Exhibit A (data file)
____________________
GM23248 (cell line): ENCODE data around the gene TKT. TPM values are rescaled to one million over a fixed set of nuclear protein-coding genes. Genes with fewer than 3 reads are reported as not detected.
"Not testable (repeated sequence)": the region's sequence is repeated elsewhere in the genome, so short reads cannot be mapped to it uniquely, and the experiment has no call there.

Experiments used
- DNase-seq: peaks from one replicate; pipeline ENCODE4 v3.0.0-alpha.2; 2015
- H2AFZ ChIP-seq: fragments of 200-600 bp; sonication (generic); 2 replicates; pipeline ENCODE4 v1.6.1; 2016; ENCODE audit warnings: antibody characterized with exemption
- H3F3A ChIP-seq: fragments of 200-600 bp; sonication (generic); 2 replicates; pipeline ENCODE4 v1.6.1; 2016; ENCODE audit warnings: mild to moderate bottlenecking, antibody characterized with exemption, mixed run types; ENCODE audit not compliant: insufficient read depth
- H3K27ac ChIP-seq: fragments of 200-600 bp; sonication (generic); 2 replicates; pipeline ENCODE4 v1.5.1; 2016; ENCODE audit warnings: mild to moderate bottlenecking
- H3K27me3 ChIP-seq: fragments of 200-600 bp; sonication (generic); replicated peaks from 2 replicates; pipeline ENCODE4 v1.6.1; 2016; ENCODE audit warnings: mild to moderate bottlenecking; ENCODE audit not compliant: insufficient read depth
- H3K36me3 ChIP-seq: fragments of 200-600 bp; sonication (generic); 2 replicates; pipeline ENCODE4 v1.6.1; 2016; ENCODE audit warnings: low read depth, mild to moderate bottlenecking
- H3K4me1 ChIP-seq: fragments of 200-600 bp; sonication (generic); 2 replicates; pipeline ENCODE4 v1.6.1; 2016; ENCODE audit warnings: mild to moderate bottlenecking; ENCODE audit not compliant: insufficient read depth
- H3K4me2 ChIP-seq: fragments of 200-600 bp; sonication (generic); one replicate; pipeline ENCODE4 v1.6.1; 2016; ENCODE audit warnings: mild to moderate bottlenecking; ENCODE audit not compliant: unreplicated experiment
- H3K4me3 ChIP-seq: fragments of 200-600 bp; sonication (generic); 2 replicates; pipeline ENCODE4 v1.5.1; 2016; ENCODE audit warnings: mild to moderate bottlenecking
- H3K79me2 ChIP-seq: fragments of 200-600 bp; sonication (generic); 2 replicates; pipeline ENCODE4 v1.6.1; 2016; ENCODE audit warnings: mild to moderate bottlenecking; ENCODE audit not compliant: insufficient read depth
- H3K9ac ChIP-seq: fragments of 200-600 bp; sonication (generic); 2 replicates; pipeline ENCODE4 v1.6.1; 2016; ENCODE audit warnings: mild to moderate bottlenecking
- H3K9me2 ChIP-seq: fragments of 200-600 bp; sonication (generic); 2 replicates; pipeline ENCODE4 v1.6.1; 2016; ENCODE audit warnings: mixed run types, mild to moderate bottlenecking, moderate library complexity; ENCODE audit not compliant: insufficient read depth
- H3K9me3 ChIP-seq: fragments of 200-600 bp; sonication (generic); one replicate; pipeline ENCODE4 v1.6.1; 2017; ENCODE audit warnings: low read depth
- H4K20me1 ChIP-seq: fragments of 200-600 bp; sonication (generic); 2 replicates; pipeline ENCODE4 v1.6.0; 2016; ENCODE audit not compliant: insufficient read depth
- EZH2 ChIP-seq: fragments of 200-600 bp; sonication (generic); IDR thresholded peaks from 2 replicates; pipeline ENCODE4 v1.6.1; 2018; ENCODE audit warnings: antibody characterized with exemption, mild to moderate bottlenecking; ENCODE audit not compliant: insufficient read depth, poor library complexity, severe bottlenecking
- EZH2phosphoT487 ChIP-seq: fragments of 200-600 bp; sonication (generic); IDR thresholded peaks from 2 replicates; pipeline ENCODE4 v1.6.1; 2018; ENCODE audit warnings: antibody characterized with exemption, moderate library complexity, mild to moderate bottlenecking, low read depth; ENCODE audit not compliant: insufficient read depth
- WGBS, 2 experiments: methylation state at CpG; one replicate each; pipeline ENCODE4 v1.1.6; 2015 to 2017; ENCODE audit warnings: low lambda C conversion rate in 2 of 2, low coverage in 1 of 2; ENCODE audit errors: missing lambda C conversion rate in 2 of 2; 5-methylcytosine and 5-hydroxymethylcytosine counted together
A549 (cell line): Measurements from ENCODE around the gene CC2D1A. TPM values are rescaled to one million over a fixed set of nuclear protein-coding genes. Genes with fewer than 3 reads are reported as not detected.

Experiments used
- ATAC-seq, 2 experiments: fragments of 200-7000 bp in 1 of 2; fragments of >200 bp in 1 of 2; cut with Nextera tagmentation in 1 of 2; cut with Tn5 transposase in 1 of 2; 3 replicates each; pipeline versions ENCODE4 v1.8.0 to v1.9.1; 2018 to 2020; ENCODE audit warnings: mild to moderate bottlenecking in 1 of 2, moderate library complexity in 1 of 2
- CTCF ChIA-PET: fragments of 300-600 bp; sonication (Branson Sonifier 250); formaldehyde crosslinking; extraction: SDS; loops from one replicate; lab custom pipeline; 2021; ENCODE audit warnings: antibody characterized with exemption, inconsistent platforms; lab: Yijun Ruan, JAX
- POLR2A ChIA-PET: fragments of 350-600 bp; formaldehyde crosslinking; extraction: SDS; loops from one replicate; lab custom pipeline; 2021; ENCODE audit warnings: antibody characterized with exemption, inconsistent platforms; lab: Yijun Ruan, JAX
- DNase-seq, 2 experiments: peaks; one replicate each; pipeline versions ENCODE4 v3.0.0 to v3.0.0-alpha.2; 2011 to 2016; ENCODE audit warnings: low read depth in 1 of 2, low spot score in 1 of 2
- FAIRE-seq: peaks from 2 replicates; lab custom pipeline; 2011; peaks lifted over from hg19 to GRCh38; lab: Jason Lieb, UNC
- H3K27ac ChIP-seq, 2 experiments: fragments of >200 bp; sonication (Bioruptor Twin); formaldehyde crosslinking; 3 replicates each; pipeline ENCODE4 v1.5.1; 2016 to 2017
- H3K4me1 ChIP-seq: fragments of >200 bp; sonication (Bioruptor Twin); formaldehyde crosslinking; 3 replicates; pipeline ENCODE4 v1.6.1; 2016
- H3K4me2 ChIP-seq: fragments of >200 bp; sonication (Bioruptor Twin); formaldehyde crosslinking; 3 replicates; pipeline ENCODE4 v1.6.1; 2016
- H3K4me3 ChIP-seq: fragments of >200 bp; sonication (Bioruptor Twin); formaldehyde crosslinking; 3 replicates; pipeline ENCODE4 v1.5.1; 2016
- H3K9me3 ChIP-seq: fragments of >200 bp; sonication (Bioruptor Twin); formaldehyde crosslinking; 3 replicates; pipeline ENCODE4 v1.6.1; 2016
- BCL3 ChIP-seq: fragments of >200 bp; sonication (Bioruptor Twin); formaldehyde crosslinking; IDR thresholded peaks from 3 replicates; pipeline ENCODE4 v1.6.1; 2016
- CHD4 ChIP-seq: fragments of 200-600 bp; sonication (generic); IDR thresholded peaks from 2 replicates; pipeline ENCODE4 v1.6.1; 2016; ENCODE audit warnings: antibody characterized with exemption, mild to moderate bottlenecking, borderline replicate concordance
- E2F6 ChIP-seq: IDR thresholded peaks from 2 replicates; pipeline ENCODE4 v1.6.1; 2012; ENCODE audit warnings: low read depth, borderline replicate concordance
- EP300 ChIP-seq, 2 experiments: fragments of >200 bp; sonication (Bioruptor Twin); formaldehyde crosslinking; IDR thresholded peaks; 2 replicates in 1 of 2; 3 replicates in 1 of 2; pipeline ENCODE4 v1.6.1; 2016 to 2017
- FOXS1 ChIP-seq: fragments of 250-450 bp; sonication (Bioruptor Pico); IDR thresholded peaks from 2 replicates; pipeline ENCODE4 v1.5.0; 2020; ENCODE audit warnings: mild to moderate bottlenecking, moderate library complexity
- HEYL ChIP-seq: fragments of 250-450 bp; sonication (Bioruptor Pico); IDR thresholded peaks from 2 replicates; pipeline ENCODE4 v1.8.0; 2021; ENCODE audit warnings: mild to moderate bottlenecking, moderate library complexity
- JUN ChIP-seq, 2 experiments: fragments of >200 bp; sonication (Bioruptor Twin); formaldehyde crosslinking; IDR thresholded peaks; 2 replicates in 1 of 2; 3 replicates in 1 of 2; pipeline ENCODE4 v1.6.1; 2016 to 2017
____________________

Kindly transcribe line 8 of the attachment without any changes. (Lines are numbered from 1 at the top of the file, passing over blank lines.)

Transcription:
- H3K27me3 ChIP-seq: fragments of 200-600 bp; sonication (generic); replicated peaks from 2 replicates; pipeline ENCODE4 v1.6.1; 2016; ENCODE audit warnings: mild to moderate bottlenecking; ENCODE audit not compliant: insufficient read depth